Perhaps this is an unfair question for a digital marketing agency to ask. It’s a leading question isn’t it? You can guess what the answer will be. But you might want to take the time to read the reasoning because we don’t like to be blatantly biased.
Let’s start by saying that in-house SEO is not, by itself, a bad idea – if it’s managed correctly and you have crack personnel working for you. But it is a mammoth undertaking and, depending on the size of the business, requires a small team rather than one person.
Lisa Barone cites Chris Hooley, who outlines the tasks that an in-house SEO (team or individual) will be responsible for:
- Link building: includes link negotiation, social media and what Hooley calls repetitive tasks, such as directory submissions, content distribution and social media participation not directly related link building.
- Content: includes the creation of blogs, articles, press releases and onsite copy.
- Code/website development: includes web programming, site structure management and page creation and optimisation.
On Search Engine Journal Patricia Skinner adds keyword research, which needs to be done properly or the whole strategy falls apart; competitor analysis; correcting technical issues such as canonicalisation and 404 errors; correctly formatting meta-descriptions, alt tags and URLs; internal linking structure; and progress report creation.
Does that sound intimidating yet? Because these aren’t just once-off tasks; these are things that have to be constantly monitoring, tweaked and attended to. Constantly.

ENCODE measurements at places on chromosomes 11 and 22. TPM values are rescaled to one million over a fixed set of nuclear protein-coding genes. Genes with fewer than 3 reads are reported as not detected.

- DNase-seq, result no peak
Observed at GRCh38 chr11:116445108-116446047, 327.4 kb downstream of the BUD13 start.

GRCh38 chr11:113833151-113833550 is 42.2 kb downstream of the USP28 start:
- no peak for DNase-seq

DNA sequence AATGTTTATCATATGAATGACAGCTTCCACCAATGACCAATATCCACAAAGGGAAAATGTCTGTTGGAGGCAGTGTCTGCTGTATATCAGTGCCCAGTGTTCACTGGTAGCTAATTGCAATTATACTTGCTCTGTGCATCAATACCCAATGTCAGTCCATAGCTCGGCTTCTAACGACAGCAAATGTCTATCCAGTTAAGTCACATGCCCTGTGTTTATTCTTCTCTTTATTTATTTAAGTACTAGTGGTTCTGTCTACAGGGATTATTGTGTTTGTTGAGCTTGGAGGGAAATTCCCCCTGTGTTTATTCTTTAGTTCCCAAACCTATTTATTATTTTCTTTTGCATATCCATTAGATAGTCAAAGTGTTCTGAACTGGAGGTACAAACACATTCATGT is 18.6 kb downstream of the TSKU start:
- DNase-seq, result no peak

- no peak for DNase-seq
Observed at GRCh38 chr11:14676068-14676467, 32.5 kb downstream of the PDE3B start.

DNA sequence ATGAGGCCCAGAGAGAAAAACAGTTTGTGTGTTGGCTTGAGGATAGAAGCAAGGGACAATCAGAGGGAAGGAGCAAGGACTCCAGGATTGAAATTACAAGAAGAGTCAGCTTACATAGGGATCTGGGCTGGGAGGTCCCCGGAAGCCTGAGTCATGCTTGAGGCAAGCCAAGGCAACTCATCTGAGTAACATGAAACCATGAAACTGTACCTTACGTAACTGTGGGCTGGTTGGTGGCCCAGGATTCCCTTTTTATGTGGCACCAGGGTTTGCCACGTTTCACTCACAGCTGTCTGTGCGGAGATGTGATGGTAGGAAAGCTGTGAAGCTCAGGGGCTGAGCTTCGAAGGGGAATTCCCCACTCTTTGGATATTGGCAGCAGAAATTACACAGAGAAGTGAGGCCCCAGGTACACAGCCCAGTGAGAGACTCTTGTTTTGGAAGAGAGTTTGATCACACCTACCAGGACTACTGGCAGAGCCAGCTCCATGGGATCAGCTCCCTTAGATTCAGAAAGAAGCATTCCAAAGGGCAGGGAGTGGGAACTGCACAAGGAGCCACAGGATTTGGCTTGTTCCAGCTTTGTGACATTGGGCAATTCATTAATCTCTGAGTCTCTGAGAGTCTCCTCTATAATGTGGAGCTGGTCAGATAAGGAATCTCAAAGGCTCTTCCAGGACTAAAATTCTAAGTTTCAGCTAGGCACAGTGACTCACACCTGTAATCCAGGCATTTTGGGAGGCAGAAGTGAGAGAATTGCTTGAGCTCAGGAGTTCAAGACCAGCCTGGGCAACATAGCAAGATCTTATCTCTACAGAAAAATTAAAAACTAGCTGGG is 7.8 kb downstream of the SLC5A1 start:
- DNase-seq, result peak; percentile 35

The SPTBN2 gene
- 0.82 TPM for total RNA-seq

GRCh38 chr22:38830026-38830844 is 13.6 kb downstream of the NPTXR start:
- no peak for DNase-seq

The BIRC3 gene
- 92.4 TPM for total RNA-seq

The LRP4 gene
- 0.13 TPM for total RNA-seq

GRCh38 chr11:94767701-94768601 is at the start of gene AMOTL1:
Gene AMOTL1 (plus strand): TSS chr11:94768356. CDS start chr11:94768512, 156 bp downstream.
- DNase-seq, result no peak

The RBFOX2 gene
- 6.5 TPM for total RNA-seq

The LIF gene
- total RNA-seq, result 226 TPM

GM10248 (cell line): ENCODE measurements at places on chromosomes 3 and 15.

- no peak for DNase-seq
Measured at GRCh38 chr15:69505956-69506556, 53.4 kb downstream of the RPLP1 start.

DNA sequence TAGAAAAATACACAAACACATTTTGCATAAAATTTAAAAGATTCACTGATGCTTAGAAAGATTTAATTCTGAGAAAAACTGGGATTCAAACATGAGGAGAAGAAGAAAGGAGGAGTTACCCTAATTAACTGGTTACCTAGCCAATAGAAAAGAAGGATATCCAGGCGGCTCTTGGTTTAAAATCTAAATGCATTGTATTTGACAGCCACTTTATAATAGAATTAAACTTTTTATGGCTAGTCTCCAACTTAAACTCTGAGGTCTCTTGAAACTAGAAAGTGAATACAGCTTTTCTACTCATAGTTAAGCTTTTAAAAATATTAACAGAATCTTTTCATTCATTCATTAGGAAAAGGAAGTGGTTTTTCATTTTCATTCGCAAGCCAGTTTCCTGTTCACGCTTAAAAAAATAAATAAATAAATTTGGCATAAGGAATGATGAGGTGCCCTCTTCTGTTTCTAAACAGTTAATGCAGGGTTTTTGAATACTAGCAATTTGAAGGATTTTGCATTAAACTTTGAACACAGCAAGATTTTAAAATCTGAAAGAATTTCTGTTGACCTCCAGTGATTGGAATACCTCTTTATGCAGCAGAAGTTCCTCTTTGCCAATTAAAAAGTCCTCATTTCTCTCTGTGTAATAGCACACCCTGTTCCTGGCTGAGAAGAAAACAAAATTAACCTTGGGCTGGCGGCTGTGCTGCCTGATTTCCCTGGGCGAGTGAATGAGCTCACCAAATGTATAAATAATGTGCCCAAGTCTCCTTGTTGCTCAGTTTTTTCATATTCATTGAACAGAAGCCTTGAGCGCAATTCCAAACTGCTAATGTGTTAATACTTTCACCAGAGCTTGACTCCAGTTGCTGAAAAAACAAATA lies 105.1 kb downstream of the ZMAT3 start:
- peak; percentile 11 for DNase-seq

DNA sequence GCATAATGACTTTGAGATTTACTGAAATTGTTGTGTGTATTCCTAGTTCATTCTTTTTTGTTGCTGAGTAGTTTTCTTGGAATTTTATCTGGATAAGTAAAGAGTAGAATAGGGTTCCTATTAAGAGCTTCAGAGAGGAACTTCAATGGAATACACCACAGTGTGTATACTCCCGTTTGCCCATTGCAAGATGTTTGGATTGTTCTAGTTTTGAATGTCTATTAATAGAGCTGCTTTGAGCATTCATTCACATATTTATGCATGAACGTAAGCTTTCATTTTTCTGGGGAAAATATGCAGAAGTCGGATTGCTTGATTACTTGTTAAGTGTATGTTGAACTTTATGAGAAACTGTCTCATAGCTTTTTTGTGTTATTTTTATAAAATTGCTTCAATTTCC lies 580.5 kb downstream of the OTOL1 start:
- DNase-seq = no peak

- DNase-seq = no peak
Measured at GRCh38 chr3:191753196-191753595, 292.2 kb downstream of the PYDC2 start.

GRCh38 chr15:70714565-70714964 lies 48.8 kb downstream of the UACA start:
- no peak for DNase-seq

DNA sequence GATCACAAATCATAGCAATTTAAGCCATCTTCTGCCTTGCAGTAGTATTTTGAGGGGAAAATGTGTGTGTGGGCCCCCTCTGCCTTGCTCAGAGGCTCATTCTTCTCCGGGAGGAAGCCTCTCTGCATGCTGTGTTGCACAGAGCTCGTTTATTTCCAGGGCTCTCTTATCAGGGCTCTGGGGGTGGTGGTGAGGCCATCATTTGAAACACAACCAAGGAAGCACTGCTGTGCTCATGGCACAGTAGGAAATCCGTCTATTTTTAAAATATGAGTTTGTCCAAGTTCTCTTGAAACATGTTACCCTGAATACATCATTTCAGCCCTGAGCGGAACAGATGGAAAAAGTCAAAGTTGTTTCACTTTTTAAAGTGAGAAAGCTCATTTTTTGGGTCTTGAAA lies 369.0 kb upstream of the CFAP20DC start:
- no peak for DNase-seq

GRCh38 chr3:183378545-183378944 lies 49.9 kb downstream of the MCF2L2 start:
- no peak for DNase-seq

On Search Engine Watch Melanie Mitchell suggests that in-house is best for large companies with very large websites. She suggests a team of not more than 10 people that includes one or two SEO/SEM experts, a systems architect, a technical developer, one or two design or programming people, a programme manager and one or two project managers.
Jeffery Beale lays out the costs matter-of-factly:
If you’re hiring someone to manage your in-house SEO you have to deal with upfront recruitment costs. Then once you’ve hired someone you have a whole new salary to deal with (Beale gives $85 703 per year as an example). If you’re going to utilise a current employee you have to factor in the loss of productivity in her current role, as well as the time it will take to train her up and get comfortable with SEO and mistakes made as a result of inexperience.
But, let’s get back to Beale’s example. $85 703 per year equates to $7141.92 per month; if you give them a three-month trial period and they bomb it will have cost you $21 425.76 in cold cash and set your SEO efforts back three months, which will take additional budget to rectify.
If you hire an SEO agency, which Beale reckons will cost in the region of $35 000 per year, there is no time wasted with training or getting to grips with the industry, no loss in productivity as departments take care of the separate tasks instead of someone juggling them, and if it doesn’t work and you have to look elsewhere the cost of a three-month is considerably less than three months worth of a salary.
Because SEO or digital marketing agencies have specialists to take care of the various aspects of online marketing, tasks can be carried out simultaneously, which once again results in a time and cost savings. Furthermore, it’s part of SEO companies’ mandate to keep abreast of developments online, changes in search algorithms and varying search trends.
If you’re still not convinced, perhaps you’d like to see what your competitors are doing?
According to a recent report by SEMPO and Econsultancy, State of Search Marketing Report 2011, companies are increasingly turning to professional digital marketing agencies to manage their SEO, PPC and social media needs. The reasons cited in the report include lack of in-house skills, the time required, lack of in-house tools and technology and the cost-effectiveness of outsourcing.
Given all the information at hand, which would you choose?